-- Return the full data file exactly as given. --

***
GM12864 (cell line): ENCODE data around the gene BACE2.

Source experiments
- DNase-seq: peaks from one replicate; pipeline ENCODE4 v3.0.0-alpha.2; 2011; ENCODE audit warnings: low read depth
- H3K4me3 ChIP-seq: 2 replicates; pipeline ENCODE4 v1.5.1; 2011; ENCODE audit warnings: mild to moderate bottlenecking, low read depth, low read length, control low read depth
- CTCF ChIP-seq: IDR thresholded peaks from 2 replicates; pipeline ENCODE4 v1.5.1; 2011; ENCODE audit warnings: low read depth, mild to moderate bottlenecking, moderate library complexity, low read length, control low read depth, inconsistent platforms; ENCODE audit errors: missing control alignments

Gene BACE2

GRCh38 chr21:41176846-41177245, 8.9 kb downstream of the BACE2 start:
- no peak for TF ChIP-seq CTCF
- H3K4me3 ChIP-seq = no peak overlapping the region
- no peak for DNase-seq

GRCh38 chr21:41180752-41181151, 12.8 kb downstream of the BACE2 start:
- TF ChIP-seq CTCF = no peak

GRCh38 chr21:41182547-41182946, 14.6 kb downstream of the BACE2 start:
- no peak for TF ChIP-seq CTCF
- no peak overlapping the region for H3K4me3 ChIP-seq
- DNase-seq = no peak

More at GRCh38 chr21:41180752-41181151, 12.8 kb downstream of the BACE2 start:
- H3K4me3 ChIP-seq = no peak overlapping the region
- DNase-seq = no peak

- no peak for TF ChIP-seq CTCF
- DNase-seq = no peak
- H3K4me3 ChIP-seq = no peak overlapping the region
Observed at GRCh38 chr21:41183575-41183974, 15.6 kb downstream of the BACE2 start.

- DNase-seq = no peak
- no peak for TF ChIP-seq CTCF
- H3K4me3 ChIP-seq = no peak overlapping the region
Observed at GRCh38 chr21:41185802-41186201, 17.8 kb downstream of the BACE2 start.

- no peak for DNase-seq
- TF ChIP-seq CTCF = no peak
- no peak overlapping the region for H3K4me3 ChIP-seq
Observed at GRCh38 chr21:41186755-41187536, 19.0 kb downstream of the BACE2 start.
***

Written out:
GM12864 (cell line): ENCODE data around the gene BACE2.

Source experiments
- DNase-seq: peaks from one replicate; pipeline ENCODE4 v3.0.0-alpha.2; 2011; ENCODE audit warnings: low read depth
- H3K4me3 ChIP-seq: 2 replicates; pipeline ENCODE4 v1.5.1; 2011; ENCODE audit warnings: mild to moderate bottlenecking, low read depth, low read length, control low read depth
- CTCF ChIP-seq: IDR thresholded peaks from 2 replicates; pipeline ENCODE4 v1.5.1; 2011; ENCODE audit warnings: low read depth, mild to moderate bottlenecking, moderate library complexity, low read length, control low read depth, inconsistent platforms; ENCODE audit errors: missing control alignments

Gene BACE2

GRCh38 chr21:41176846-41177245, 8.9 kb downstream of the BACE2 start:
- no peak for TF ChIP-seq CTCF
- H3K4me3 ChIP-seq = no peak overlapping the region
- no peak for DNase-seq

GRCh38 chr21:41180752-41181151, 12.8 kb downstream of the BACE2 start:
- TF ChIP-seq CTCF = no peak

GRCh38 chr21:41182547-41182946, 14.6 kb downstream of the BACE2 start:
- no peak for TF ChIP-seq CTCF
- no peak overlapping the region for H3K4me3 ChIP-seq
- DNase-seq = no peak

More at GRCh38 chr21:41180752-41181151, 12.8 kb downstream of the BACE2 start:
- H3K4me3 ChIP-seq = no peak overlapping the region
- DNase-seq = no peak

- no peak for TF ChIP-seq CTCF
- DNase-seq = no peak
- H3K4me3 ChIP-seq = no peak overlapping the region
Observed at GRCh38 chr21:41183575-41183974, 15.6 kb downstream of the BACE2 start.

- DNase-seq = no peak
- no peak for TF ChIP-seq CTCF
- H3K4me3 ChIP-seq = no peak overlapping the region
Observed at GRCh38 chr21:41185802-41186201, 17.8 kb downstream of the BACE2 start.

- no peak for DNase-seq
- TF ChIP-seq CTCF = no peak
- no peak overlapping the region for H3K4me3 ChIP-seq
Observed at GRCh38 chr21:41186755-41187536, 19.0 kb downstream of the BACE2 start.